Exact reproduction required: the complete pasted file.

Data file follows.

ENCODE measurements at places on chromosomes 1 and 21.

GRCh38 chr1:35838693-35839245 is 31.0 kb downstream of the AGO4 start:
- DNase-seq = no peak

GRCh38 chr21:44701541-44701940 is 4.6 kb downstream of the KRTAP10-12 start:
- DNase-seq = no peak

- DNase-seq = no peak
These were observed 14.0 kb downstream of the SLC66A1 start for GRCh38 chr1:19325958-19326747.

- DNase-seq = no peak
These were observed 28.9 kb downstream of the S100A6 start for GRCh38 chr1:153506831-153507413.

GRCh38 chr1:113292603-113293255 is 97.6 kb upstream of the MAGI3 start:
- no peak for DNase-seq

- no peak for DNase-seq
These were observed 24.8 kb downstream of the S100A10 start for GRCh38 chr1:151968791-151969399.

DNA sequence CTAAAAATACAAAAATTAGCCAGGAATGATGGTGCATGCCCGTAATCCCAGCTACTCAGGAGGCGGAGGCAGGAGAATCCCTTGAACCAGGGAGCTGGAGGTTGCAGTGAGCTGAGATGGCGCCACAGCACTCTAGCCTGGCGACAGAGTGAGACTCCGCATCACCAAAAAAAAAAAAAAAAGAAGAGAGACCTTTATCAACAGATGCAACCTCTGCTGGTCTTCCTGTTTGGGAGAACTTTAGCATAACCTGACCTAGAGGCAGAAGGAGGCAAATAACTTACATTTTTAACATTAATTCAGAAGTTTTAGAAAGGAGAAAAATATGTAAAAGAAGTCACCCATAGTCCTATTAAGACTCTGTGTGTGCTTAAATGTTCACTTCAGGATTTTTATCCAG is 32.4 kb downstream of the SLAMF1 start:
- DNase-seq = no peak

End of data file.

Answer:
ENCODE measurements at places on chromosomes 1 and 21.

GRCh38 chr1:35838693-35839245 is 31.0 kb downstream of the AGO4 start:
- DNase-seq = no peak

GRCh38 chr21:44701541-44701940 is 4.6 kb downstream of the KRTAP10-12 start:
- DNase-seq = no peak

- DNase-seq = no peak
These were observed 14.0 kb downstream of the SLC66A1 start for GRCh38 chr1:19325958-19326747.

- DNase-seq = no peak
These were observed 28.9 kb downstream of the S100A6 start for GRCh38 chr1:153506831-153507413.

GRCh38 chr1:113292603-113293255 is 97.6 kb upstream of the MAGI3 start:
- no peak for DNase-seq

- no peak for DNase-seq
These were observed 24.8 kb downstream of the S100A10 start for GRCh38 chr1:151968791-151969399.

DNA sequence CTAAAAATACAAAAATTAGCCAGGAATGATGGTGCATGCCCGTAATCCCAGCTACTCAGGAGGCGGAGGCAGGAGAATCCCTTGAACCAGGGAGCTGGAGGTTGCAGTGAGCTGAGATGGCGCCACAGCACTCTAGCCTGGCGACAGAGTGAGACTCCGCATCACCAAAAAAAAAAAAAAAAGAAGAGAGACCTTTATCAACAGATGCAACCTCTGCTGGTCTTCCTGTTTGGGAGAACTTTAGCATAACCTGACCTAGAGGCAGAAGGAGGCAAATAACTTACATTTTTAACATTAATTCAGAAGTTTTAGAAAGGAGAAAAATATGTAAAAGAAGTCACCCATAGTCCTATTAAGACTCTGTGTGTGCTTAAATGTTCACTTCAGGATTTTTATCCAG is 32.4 kb downstream of the SLAMF1 start:
- DNase-seq = no peak